Ending financial assistance for fossil fuel companies has long been discussed as a tactic to reduce greenhouse gas emissions and encourage investment in renewables. Oil, natural gas and coal companies worldwide receive hundreds of billions of dollars each year in tax breaks or other subsidies—and some experts argue that cutting them off would drive prices up and consumption down.
It's a simple idea, but one that's been sparsely investigated by scientists. Now, new research suggests that removing fossil fuel subsidies might not have the global effect that some climate advocates were hoping for.
The study, published yesterday in the journal Nature, used an ensemble of five models to investigate the impact of ending fossil fuel subsidies worldwide by the year 2030, assuming both high and low oil prices in the future. Doing so would have a modest impact on global greenhouse gas emissions, the research finds, cutting carbon dioxide emissions by a half-billion to 2 billion metric tons annually.
Currently, global carbon dioxide emissions come to about 40 billion tons each year. In the meantime, the national pledges submitted under the Paris climate agreement would add up to an annual decrease of about 4 billion to 8 billion tons.
In other words, the effect of removing fossil fuel subsidies would fall far short of the reductions promised in the Paris Agreement—which many experts calculate are still not enough to stay within the desired 1.5- or 2-degree-Celsius temperature target.
"I think this will be surprising news to some people, because folks had just imagined that if you did subsidy reform, that would be beneficial to climate," said David Victor, co-director of the Laboratory on International Law and Regulation at the University of California, San Diego, who was not a part of the new study. "But nobody had actually worked out the analysis, and that's the contribution of this paper."
It's not to say that getting rid of subsidies would have no effect anywhere in the world. On the contrary, the research suggests that impacts would vary substantially by region, even if the total global effect is small. Oil and gas exporting regions, such as the Middle East, Russia and Latin America, could see substantial emissions reductions, perhaps equal to or greater than their Paris pledges. That makes sense, because these are the regions where subsidies are the largest.
In places like North America and Europe, on the other hand, fossil fuel subsidies are much lower, and getting rid of them would have a relatively small impact on the market. Subsidies also tend to be lower in many developing nations. But the researchers also caution that in these emerging economies, removing the subsidies that do exist could disproportionately affect low-income citizens, who benefit from lower energy prices.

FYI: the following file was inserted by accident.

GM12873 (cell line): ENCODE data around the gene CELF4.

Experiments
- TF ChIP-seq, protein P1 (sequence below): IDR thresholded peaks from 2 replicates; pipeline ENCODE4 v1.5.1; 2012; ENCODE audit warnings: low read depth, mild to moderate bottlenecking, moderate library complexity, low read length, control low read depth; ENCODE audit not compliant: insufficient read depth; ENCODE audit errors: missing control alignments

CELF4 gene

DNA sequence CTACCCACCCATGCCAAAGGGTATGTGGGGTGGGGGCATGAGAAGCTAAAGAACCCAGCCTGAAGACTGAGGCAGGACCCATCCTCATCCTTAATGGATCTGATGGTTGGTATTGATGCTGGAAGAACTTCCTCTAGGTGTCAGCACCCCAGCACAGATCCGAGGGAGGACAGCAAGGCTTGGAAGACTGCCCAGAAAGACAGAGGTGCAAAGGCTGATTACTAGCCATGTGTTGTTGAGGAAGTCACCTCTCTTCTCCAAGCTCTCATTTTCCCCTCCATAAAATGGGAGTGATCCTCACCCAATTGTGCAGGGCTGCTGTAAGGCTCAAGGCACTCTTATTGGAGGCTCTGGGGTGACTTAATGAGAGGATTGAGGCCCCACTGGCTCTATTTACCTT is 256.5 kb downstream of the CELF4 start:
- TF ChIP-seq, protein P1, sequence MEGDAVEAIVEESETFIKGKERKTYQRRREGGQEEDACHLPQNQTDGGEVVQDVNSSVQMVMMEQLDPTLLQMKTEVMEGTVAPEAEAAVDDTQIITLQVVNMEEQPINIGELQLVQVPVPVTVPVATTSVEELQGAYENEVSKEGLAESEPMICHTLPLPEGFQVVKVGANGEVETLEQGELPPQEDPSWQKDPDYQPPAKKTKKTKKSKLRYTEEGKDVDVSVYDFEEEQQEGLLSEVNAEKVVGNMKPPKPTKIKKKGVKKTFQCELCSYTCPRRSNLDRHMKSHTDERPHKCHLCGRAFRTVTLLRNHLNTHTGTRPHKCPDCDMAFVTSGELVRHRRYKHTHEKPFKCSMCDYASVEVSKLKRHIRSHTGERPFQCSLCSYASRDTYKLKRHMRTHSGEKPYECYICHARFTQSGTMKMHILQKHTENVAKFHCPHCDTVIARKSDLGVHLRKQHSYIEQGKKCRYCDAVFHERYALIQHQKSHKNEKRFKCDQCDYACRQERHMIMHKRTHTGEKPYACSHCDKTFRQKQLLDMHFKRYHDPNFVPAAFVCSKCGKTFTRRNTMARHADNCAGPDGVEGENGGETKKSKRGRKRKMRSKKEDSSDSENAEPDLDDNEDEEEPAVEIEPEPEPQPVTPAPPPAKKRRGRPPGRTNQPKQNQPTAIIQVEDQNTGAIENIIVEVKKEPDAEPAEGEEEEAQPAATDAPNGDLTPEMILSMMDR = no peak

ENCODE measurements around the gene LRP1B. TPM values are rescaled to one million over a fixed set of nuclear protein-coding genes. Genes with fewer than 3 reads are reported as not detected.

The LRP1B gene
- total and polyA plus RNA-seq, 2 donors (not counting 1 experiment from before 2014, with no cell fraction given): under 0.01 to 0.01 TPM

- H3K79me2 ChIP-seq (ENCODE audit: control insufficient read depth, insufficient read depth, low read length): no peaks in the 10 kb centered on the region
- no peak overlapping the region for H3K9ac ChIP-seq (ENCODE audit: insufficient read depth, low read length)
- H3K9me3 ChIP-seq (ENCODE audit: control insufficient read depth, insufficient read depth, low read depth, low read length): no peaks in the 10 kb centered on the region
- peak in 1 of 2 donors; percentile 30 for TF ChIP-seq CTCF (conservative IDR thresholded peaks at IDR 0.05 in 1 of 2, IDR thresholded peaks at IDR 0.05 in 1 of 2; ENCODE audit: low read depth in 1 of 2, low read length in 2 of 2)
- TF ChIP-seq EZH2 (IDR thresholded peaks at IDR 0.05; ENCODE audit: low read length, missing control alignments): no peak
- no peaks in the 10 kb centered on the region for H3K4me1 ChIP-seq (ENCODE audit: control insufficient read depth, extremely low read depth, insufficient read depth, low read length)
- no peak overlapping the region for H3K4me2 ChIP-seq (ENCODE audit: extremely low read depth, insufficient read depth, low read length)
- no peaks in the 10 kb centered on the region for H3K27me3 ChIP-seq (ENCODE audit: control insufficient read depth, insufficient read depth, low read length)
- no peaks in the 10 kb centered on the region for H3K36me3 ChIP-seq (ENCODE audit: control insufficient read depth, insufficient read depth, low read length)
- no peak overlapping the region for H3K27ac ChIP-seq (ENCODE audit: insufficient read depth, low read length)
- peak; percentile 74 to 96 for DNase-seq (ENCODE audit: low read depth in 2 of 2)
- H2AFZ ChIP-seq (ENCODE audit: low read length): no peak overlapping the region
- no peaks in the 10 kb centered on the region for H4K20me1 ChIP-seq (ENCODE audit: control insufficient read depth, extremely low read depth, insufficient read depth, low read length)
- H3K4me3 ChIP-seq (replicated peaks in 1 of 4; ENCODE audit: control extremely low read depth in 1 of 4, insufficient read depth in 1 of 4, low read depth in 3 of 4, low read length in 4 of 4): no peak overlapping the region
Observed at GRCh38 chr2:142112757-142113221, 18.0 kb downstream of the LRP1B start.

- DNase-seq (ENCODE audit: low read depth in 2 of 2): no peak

"The effect is really limited regionally," said lead study author Jessica Jewell, a research scholar at the International Institute for Applied Systems Analysis. "In the future, when we talk about subsidy removal, we really need to focus our efforts on oil and gas exporting regions."
And if subsidy reform is broached in developing regions, she added, it should be discussed alongside "supportive policies to support those lower-income folks."
Subsidy reform has been seriously discussed for at least a decade. In 2009, the Group of 20 nations proposed phasing out inefficient fossil fuel subsidies, and in the past couple of years, numerous investors and organizations have called on the G-20 economies to remove the subsidies by the year 2020. But addressing climate change isn't the only reason for these discussions, according to Victor, the UC San Diego energy expert.
"There are a lot of important reasons for subsidy reform: distortion effects on the market, pollution—including climate change, not only climate change—the fiscal effects on government budgets," he said. "Those are the main reasons why the G-20 focused on subsidy reform going back to 2009."
So while many climate activists have said that removing fossil fuel subsidies would likely encourage reductions in carbon emissions, subsidy reform is still not directly climate policy, he cautioned. The climate consequences would be indirect—and, as the new study suggests, highly regional.
The findings help reaffirm the idea that effectively tackling climate change "requires an incentive directly focused on the problem, which is emissions," Victor said. More targeted approaches to reducing greenhouse gases include carbon pricing—not just removing financial incentives for fossil fuels, but actually taxing them—or stringent emissions caps.
Fiscal policy expert Ian Parry, of the International Monetary Fund, made a similar point in a commentary on the new research, also published yesterday in Nature.
"I think that reform of fossil-fuel prices needs to go well beyond aligning them with production costs," he wrote. "Fuel prices should also reflect the consequences of their use for global warming and other environmental considerations, such as the costs of deaths resulting from air pollution and, in the case of road fuels, traffic congestion and accidents."
Jewell cautioned that the new research doesn't indicate that subsidy reform should be abandoned, or that it makes no difference from a climate perspective. Rather, the new study helps illuminate the areas where its effects will be most helpful.
"We're not saying that subsidies should live forever, or should not be removed," Jewell said. "We're really pointing to where it's super important to remove them, and where it would have the biggest effect and where there's the biggest political opportunity."
Reprinted from Climatewire with permission from E&E News. E&E provides daily coverage of essential energy and environmental news at www.eenews.net.